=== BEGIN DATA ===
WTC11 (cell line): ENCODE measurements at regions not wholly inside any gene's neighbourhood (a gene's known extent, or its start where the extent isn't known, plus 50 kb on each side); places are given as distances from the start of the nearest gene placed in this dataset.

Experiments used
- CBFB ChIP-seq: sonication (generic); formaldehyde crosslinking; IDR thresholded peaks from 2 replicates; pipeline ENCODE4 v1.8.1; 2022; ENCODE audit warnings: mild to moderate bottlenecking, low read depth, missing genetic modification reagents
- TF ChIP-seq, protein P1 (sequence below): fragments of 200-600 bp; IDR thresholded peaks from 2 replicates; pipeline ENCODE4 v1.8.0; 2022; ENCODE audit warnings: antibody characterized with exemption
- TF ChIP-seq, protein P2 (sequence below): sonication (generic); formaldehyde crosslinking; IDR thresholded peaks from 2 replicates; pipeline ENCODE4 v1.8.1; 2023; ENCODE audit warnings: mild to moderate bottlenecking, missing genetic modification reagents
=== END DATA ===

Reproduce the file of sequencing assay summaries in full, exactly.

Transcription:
WTC11 (cell line): ENCODE measurements at regions not wholly inside any gene's neighbourhood (a gene's known extent, or its start where the extent isn't known, plus 50 kb on each side); places are given as distances from the start of the nearest gene placed in this dataset.

Experiments used
- CBFB ChIP-seq: sonication (generic); formaldehyde crosslinking; IDR thresholded peaks from 2 replicates; pipeline ENCODE4 v1.8.1; 2022; ENCODE audit warnings: mild to moderate bottlenecking, low read depth, missing genetic modification reagents
- TF ChIP-seq, protein P1 (sequence below): fragments of 200-600 bp; IDR thresholded peaks from 2 replicates; pipeline ENCODE4 v1.8.0; 2022; ENCODE audit warnings: antibody characterized with exemption
- TF ChIP-seq, protein P2 (sequence below): sonication (generic); formaldehyde crosslinking; IDR thresholded peaks from 2 replicates; pipeline ENCODE4 v1.8.1; 2023; ENCODE audit warnings: mild to moderate bottlenecking, missing genetic modification reagents